Like many others, I returned to the office recently after having been away since March 2020. There are many new signs and reminders posted all around the office, but one of the few things from before times are the framed personas hanging in several places around the floor where I’m located.
I remember when these were premiered at a departmental meeting. There was great fanfare. People from the department were chosen to play the personas…they actually stood up and introduced themselves and talked all about their lives (I should note here that this is the literal meaning of the word “persona” — an actor playing a character). We were informed about the importance of thinking of each of these ‘people’ as we work on all the different things we do throughout our days, and making sure that we keep their needs in mind. We’re confronted with their smiling faces as we move throughout the hallways, we are encouraged to pause and read about their “lives” and what is important to them.
As much as I can see the value in using personas to help drive design thinking, user experience, marketing, I just can’t shake the feeling that they can be extremely problematic.
I struggle with the concept of boiling down our customers to one single representation. While it is absolutely necessary to think about an individual human being interacting with your product/service, and how the design of that thing fits in with that person’s daily life, I can’t help but feel that there is danger in this process.
The concept of using a fictional character to help understand a user’s needs is not new. Software designer and programmer Alan Cooper is attributed with being the first to describe personas in his 1998 book, The Inmates Are Running the Asylum: Why High-Tech Products Drive Us Crazy and How to Restore the Sanity. I’m not arguing against the premise that interaction design and user experience must stem from understanding a user’s goals and creating solutions that help them achieve those goals.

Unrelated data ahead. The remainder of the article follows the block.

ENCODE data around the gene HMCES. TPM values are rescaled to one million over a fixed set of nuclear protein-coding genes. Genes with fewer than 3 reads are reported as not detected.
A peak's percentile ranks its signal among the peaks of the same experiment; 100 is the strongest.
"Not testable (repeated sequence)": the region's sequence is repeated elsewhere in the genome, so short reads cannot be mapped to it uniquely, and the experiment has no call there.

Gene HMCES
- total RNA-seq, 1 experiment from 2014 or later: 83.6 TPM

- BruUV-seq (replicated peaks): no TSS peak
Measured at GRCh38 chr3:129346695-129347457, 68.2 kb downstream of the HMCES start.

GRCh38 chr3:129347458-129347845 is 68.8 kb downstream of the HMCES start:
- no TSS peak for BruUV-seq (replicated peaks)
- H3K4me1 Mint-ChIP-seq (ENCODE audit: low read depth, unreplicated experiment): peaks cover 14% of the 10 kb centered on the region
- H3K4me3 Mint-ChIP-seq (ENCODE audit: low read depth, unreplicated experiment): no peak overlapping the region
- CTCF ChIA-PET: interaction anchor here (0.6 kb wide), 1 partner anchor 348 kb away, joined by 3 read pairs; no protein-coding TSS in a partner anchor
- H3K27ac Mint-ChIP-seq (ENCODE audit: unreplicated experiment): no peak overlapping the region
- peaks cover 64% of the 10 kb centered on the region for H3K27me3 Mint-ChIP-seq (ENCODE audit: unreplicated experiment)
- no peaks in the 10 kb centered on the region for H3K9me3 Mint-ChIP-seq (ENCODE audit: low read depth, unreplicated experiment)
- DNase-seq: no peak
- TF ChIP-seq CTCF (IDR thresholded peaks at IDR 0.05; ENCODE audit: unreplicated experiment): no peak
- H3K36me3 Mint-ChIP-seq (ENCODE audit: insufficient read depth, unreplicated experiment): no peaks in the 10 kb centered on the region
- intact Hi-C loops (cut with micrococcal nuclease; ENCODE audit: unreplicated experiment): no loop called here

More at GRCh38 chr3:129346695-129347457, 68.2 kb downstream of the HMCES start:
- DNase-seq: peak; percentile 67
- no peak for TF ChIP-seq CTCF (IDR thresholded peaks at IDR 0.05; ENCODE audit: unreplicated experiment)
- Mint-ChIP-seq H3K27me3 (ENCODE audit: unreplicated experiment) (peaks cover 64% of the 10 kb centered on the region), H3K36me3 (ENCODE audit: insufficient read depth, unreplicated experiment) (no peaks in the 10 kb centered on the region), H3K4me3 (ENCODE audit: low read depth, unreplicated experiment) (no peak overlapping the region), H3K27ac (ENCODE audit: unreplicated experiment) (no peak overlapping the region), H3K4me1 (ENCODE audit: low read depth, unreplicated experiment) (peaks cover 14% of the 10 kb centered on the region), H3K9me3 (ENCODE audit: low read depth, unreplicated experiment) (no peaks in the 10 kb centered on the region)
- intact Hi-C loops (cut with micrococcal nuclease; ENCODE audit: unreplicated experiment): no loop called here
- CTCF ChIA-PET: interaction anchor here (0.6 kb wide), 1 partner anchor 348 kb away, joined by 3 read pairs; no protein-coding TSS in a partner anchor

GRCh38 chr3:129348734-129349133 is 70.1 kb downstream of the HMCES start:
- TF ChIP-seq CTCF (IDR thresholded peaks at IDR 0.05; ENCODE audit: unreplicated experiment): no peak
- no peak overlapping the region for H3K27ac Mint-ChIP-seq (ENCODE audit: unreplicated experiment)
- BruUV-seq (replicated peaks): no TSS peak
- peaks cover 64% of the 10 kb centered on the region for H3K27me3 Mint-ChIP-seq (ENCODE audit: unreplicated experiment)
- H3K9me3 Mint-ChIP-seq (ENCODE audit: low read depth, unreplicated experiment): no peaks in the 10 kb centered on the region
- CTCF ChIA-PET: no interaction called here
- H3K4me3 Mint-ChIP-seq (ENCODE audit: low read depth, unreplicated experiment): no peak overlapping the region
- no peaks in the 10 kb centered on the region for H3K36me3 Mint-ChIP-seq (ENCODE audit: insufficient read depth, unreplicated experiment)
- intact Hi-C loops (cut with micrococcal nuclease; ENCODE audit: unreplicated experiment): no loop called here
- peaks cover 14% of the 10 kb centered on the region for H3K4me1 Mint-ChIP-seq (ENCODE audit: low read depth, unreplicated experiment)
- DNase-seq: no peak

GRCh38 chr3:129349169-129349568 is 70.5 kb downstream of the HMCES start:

What concerns me is that creating personas can start to feel like…. creating stereotypes. And I keep wondering how boiling users down to a few personifications can still incorporate the true diversity of the pool of users, and how it can underrepresent marginalized groups.
One of the positive things that has grown out of some of the worst events of the past several years is awareness of the underrepresentation of so many groups within “mainstream” America. I feel like we are just starting to examine this issue and make small strides toward a more inclusive society. So this feels like an extremely difficult time to try to describe an individual user without seeming blind to the needs of so many.
This topic has been written about extensively, so I know that I am not alone in my discomfort here. Which in itself feels like a call to delve more deeply into the issue. As I said before, there is no doubt that as designers, researchers, and marketers, we must humanize our customers. We must let them tell us what they need, what their goals are, what stands in the way of them achieving those goals. But also understand some of the larger cultural forces that are part of their problems. Perhaps those are way beyond what any of our products or services can begin to address, but we still need to hear about them and empathize.
Image from istock